“One of the odd things about middle age, he concluded, was the strange decisions a man discovers he’s made by not really making them, like allowing friends to drift away through simple neglect.”
“The world is divided between kids who grow up wanting to be their parents and those like us, who grow up wanting to be anything but. Neither group ever succeeds.”
“The line of gray along the horizon is brighter now, and with the coming light I feel a certainty: that there is, despite our wild imaginings, only one life. The ghostly others, no matter how real they seem, no matter how badly we need them, are phantoms. The one life we’re left with is sufficient to fill and refill our imperfect hearts with joy, and then to shatter them. And it never, ever lets up.”

Contemporary Australian Art – Trisha Lambi

Below – “After The Storm”; “Murder Interrupted”; “And They Danced By The Light Of The Moon”; “Sunshine Dreaming”; “Into The Darkness”; “One For Sorrow”; “Dreams Grow Wild.”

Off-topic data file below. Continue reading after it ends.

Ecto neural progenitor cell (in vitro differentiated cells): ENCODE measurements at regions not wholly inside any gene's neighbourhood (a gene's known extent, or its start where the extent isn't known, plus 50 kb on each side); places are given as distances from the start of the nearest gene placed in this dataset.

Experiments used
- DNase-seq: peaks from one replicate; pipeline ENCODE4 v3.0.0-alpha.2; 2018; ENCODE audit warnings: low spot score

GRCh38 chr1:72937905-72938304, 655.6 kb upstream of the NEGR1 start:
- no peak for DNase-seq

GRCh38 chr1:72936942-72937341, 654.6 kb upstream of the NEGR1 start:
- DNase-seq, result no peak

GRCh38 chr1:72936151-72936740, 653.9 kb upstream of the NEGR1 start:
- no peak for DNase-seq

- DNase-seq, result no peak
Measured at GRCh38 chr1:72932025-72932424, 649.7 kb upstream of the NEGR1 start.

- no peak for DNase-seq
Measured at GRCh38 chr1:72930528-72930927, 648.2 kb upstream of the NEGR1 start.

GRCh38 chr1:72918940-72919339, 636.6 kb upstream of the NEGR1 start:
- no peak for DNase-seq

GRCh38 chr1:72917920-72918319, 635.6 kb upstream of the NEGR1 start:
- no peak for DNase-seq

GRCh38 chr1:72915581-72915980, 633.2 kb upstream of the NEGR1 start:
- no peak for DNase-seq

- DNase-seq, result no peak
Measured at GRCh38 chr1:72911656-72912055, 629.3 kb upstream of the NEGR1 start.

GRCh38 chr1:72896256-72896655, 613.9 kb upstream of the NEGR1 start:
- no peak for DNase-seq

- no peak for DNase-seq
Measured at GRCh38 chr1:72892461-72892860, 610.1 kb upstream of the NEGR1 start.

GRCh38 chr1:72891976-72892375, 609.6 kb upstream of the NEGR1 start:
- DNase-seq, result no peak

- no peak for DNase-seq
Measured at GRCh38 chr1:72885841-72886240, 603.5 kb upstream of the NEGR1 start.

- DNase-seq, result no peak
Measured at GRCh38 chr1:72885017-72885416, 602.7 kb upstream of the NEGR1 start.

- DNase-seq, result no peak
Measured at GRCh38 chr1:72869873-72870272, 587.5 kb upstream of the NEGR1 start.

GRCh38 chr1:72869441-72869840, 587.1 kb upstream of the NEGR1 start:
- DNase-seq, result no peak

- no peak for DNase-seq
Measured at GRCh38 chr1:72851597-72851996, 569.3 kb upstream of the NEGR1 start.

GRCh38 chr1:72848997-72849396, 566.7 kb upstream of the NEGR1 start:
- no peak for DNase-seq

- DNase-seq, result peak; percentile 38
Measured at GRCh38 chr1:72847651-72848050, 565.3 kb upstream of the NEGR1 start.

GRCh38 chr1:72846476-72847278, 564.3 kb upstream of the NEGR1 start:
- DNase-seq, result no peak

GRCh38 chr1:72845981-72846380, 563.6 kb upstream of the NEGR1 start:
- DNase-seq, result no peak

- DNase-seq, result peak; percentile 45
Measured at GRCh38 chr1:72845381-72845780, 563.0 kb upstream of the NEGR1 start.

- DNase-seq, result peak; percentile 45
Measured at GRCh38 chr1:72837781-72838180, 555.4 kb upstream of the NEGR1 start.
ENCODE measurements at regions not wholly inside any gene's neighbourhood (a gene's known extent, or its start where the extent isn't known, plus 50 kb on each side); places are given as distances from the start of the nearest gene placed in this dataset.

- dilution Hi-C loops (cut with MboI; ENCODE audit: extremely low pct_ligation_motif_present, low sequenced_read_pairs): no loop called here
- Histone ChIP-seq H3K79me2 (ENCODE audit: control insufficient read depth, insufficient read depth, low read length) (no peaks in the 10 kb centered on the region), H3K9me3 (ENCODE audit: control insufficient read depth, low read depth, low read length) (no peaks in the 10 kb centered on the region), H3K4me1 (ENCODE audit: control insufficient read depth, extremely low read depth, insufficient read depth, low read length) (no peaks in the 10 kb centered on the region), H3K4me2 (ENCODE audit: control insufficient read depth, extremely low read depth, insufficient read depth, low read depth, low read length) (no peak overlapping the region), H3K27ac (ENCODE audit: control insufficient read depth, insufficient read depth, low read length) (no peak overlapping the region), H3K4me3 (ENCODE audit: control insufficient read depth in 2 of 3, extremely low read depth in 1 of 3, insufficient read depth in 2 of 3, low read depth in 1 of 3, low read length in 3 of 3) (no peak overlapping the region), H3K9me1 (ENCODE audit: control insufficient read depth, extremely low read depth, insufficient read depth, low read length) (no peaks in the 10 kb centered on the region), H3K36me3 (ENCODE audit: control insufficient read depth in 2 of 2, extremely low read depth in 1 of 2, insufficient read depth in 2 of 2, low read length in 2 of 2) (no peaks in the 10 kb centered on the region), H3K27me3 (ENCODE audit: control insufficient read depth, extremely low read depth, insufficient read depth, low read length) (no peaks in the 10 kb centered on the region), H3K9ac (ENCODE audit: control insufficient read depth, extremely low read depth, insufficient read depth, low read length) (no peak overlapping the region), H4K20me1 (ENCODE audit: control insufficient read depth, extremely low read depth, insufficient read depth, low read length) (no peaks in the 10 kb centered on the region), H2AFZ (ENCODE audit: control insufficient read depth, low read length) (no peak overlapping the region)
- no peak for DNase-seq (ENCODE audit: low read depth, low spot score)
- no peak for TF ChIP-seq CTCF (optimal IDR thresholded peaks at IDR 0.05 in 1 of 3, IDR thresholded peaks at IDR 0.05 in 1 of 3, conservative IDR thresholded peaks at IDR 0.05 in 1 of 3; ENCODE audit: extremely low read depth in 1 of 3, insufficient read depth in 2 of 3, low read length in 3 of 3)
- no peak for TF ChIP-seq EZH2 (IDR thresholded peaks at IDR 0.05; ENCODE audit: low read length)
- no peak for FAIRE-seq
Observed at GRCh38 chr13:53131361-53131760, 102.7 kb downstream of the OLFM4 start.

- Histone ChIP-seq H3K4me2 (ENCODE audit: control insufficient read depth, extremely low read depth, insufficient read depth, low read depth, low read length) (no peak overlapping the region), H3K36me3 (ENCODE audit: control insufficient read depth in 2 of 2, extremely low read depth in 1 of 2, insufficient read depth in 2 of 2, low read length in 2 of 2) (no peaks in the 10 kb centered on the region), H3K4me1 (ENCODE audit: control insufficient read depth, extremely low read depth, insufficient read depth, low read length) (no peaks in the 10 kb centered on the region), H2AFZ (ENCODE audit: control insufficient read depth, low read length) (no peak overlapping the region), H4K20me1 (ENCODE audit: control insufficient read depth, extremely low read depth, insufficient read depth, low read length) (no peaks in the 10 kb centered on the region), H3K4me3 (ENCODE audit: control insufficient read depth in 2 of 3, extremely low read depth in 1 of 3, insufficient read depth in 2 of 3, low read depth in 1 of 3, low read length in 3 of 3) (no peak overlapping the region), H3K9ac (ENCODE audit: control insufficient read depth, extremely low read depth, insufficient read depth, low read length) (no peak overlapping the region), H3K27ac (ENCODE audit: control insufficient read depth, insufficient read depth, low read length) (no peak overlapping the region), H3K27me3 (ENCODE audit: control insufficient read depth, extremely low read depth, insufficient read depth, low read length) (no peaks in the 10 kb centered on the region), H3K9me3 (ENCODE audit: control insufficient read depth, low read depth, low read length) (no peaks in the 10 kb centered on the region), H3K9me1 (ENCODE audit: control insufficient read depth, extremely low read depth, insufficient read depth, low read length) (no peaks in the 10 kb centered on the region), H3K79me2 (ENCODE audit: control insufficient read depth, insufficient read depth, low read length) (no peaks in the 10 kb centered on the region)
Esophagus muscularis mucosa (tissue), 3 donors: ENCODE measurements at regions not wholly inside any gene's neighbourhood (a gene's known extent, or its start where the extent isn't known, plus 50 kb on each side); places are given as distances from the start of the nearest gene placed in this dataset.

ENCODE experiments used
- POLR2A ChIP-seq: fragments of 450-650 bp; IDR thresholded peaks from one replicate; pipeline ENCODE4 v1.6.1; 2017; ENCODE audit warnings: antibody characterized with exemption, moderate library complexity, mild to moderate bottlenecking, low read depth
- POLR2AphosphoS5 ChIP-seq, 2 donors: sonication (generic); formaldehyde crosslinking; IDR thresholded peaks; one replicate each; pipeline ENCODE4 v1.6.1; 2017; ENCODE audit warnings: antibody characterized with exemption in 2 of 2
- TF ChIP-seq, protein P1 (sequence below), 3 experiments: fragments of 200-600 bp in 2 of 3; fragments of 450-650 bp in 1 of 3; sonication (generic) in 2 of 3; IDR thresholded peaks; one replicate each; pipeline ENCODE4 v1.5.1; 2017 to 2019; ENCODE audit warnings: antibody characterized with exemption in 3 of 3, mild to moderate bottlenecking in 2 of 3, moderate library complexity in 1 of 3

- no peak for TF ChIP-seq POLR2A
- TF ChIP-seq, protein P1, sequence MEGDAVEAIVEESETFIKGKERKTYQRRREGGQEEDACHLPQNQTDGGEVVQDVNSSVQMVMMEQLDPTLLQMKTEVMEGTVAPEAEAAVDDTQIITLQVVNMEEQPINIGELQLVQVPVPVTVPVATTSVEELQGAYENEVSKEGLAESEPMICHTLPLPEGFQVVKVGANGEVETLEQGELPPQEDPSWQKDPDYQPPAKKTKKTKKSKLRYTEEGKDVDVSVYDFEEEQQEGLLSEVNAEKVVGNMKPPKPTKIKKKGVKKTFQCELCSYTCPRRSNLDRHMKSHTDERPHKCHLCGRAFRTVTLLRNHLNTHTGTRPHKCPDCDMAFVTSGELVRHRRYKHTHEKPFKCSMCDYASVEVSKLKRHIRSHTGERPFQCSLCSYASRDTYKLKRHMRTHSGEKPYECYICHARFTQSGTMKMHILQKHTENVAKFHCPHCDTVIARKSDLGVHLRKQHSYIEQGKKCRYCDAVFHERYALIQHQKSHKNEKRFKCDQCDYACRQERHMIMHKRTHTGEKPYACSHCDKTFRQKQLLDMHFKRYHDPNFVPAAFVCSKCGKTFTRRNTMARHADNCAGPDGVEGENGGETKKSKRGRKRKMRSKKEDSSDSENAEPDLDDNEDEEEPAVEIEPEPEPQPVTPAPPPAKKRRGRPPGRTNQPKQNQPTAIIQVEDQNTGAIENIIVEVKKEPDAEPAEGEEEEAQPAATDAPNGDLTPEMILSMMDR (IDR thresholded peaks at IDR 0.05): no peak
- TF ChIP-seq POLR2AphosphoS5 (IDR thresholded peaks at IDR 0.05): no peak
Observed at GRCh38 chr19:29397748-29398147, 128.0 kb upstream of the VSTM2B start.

A Poem for Today

“Deer Tick Song”
by James K. Zimmerman

I wait for you to come
to brush your shoe against
the blade of grass I’m sitting on
touch me with your hand
as you reach for one last
violet to take home

or pick up a worm to place
gracefully in the garden

even better if you lie
on a hillside to watch the sunset
or breathe in stars

I will feel your warmth, bury
my head next to that freckle
on your calf, that hair
on your forearm, or just behind
the lobe of your left ear

I promise not to take too much
blood into my swelling body

only what I think I need

and I will never
let you know I am here
though I will love you